Slope rain is a form of rain that occurs on geographical obstacles such as mountains. It is therefore also called orographic rain (orographic = relating to the slope and direction of the terrain). The processes of condensation of water droplets with rising air masses (cloud formation) and the growth of the droplets by colliding and merging are essential.
Dry adiabatic ascent on the windward side
If air masses hit a mountain range, they are forced to climb. The windward side of elevations is called the windward side. The higher the air rises, the more it cools down – during the dry adiabatic ascent by 1 ° C per 100 m. Dry adiabatic means that the air humidity has not yet reached 100% and accordingly no cloud formation takes place.
The adiabatic principle itself refers to the change of state of a substance without heat exchange with the environment. Due to the falling temperature, the water vapor capacity of the air decreases at the same time. The humidity continues to increase.
Moist adiabatic ascent on the windward side
From a relative humidity of 100%, the water vapor condenses to water as soon as it reaches the dew point. Cloud droplets form, which get bigger and bigger as they collide and merge. If they reach a weight that can no longer be held by air friction and updrafts, rain occurs according to the principle of gravity. In the area of the moist adiabatic ascent, cloud formation and precipitation take place along the windward side of an elevation.
It is this precipitation that is referred to as incline rain or damming rain. The intensity depends on the slope, the height to be overcome and the humidity of the air. Since latent heat is given off when the water vapor condenses, the temperature only drops by 0.4 – 0.7 ° C per 100 m (the average is 0.5 ° C per 100 m).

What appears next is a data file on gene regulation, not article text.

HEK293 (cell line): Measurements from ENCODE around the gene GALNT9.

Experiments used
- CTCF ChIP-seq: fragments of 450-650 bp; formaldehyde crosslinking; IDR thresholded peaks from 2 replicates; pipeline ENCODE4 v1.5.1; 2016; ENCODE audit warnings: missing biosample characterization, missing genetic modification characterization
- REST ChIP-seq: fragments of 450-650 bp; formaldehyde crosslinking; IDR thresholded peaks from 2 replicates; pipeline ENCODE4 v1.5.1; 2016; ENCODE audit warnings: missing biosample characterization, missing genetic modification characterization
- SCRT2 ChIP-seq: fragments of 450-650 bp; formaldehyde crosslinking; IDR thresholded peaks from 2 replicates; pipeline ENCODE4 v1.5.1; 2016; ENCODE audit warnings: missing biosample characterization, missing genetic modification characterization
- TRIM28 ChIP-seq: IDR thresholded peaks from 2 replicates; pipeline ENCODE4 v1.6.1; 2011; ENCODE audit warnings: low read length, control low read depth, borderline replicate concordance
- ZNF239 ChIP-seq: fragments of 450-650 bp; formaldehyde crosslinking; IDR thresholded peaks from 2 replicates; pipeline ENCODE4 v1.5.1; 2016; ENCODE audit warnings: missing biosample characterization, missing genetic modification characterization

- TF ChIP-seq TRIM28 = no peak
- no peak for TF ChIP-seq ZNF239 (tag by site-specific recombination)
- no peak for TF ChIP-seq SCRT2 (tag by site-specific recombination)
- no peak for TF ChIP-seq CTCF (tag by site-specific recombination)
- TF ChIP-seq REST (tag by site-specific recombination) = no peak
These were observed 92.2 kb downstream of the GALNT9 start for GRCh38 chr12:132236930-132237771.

Since the clouds on the windward side (= windward) rain down before crossing the summit, we speak of the weather side of a mountain range. In this area, temperate rainforests occasionally develop in a climate of temperate latitudes: thanks to the uphill rain, more than 2000 mm of precipitation can occur here per year. They are characterized by a high level of biodiversity and are particularly worth protecting.
Foehn winds on the leeward side
As soon as the air masses have passed the highest point of the obstacle, they drop again. Since no further condensation takes place, the air warms down the slope continuously dry adiabatically – i.e. at 1 ° C per 100 m. A dry, warm downwind occurs on the lee side, which is called the foehn. Factors that favor its development are:
- the low temperature on the ridge of the mountains,
- the slope of the terrain and
- a potential low pressure area on the leeward side as opposed to a high pressure area on the windward side.
As a result of these processes, some characteristic phenomena can occur:
- Foehn wall – a wall of clouds along the ridge where the air flows down, or on the cold front of the low pressure area
- Foehn window – the beautiful weather area between the foehn walls
- Foehn storm – foehn wind with high air speeds
- Foehn lenses – characteristic clouds due to the vibrations of the air on the leeward side
The best-known example in Germany is the foehn wind in the Alps.
A simple example should explain the cooling of the air masses along the slope.
The air masses have to overcome an obstacle at a height of 2500 m. At the foot of the slope the temperature is 10 ° C. The air cools dry adiabatically by 1 ° C per 100 m. This means that after 500 m it only has a temperature of 5 ° C. Now the level of condensation has been reached, clouds form and precipitation occurs: the incline rain. In the course of the process, the air cools down moist adiabatically by 0.5 ° C per 100 m. After another 500 m the temperature is 2.5 ° C, after 1000 m 0 ° C and at the top of the mountain finally -5 ° C.
If the air masses fall on the leeward side as a foehn wind, they warm up over this distance of 2500 m at 1 ° C per 100 m. This results in a warming of 25 ° C, so that a temperature of 20 ° C is reached at the mutual foot of the slope.